“Turkey, you dare to go there?” asked one of my colleagues when I told her that I spent my birthday abroad, more precisely at the Turkish Aegean. She might not be the only one who advances this view, due to unflattering reporting of German media on president Recep Tayyip Erdoğan and his regime.
Yes, we dared to travel to Turkey and did not regret it for a single minute. To be honest I do not consider this a courageous deed but simply normal. During my years of studies I spent four months in Istanbul and in addition spent time there at other places. For me, visiting Turkey is a bit like coming home. And it was exactly like this again this time. People over there were friendly and hospitable like always. My boyfriend, who visited Turkey for the first time, is likewise thrilled by the country and its people and is willing to come back at any time.
To get straight to the point: Erdoğan is not Turkey, Putin is not Russia and Trump is not America. In other words, the attitude of one politician is not synonymous with the opinion of a nation.
Izmir – the most liberal city in Turkey
This time I traveled to the Turkish Aegean after I had already discovered the Turkish Riviera and the Lycian trail. Çeşme, our resort, is wonderful calm and relaxed off peak season. Maybe it is too calm for some people. However we liked it just this way. On our second day we took the bus from Çeşme to Izmir. Izmir is supposed to be the most westernized city in Turkey. An actually we had very positive encounters with the inhabitants just in one day. For example, there is the friendly waiter at the shisha-café, being happy to welcome guests from abroad. Having finished our pipe we received some Turkish tea as a gift. When we left a tip for the waiter upon meeting the bill the man asks us obviously a bit appalled whether we paid for the gratuitous tea by accident. We explain to him that the money is meant as a tip for him because he served us in such a nice manner. We receive a shy smile for that.
„You are a guest here“
On our way back from Karşıyaka to Konan a gentleman approaches us on the ferry boat and introduces himself as a countryman. He has been living in Germany for 50 years. He assures us that Erdoğan is not representative for whole Turkey and that Izmir is a very liberal city. He asks us whether we like the city and Turkey. We let him know that everything is just fine. When we are about to take the Metro back to the bus station we experience another perplexing eye-opener. You cannot buy a single ticket for public transport in Izmir. You need a ticket which can be charged with money. When we address to some passers-by they help us immediately. A woman draws her magnet stripe card through the automat. When I try to give her the money back she denies and says: “You are a guest here“.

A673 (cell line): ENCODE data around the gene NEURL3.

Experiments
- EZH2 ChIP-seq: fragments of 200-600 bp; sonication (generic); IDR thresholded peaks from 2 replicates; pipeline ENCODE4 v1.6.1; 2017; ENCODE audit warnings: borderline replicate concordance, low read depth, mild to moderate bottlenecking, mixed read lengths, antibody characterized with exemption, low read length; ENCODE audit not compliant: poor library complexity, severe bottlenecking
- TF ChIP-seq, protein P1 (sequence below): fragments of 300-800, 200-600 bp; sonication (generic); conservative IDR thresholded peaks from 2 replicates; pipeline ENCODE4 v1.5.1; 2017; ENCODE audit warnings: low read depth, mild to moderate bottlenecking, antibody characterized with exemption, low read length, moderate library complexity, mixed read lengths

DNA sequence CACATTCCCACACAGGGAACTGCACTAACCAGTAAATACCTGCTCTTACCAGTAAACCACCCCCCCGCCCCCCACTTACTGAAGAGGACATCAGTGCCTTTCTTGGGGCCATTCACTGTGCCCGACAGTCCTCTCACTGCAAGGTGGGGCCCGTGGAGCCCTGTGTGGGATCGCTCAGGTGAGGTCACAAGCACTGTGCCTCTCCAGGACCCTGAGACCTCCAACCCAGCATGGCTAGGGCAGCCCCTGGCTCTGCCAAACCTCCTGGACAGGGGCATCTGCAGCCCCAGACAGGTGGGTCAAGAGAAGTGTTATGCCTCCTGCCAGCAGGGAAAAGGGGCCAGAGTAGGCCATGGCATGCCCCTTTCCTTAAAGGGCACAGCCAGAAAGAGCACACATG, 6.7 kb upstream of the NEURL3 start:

I really feel ashamed reflecting on how many Germans would have acted in a similar situation facing a Turkish tourist just speaking English. Most probably most Germans would have just passed by. Just a few minutes later we are again embarrassed. This time we arrive at the bus station not knowing which bus is the bus back to Çeşme. Again we are asking one of the passer-bys standing at a bus stop. Believe it or not but the guy gives his bus a miss in order to accompany us to our bus stop. My boyfriend and I could simply not believe it how altruistic and hospitable those people are.
Upon renting a car two days later we were given another surprise. The owner of the company brings the car directly to the Hotel, gives us the impression of being totally relaxed and when we tell him that we do not have enough hard cash with us, he offers us to deposit the relevant amount at the Hotel counter to be picked up by him on the last day. No sooner said than done. Maybe all these surprises were just due to the off peak-season calmness, but maybe it is just the relaxed mentality of the Turks in Western Turkey that we experienced everywhere we showed up. Even the stray cats and dogs left a relaxed and satisfied impression on us.
Evet, I am not afraid to travel to Turkey.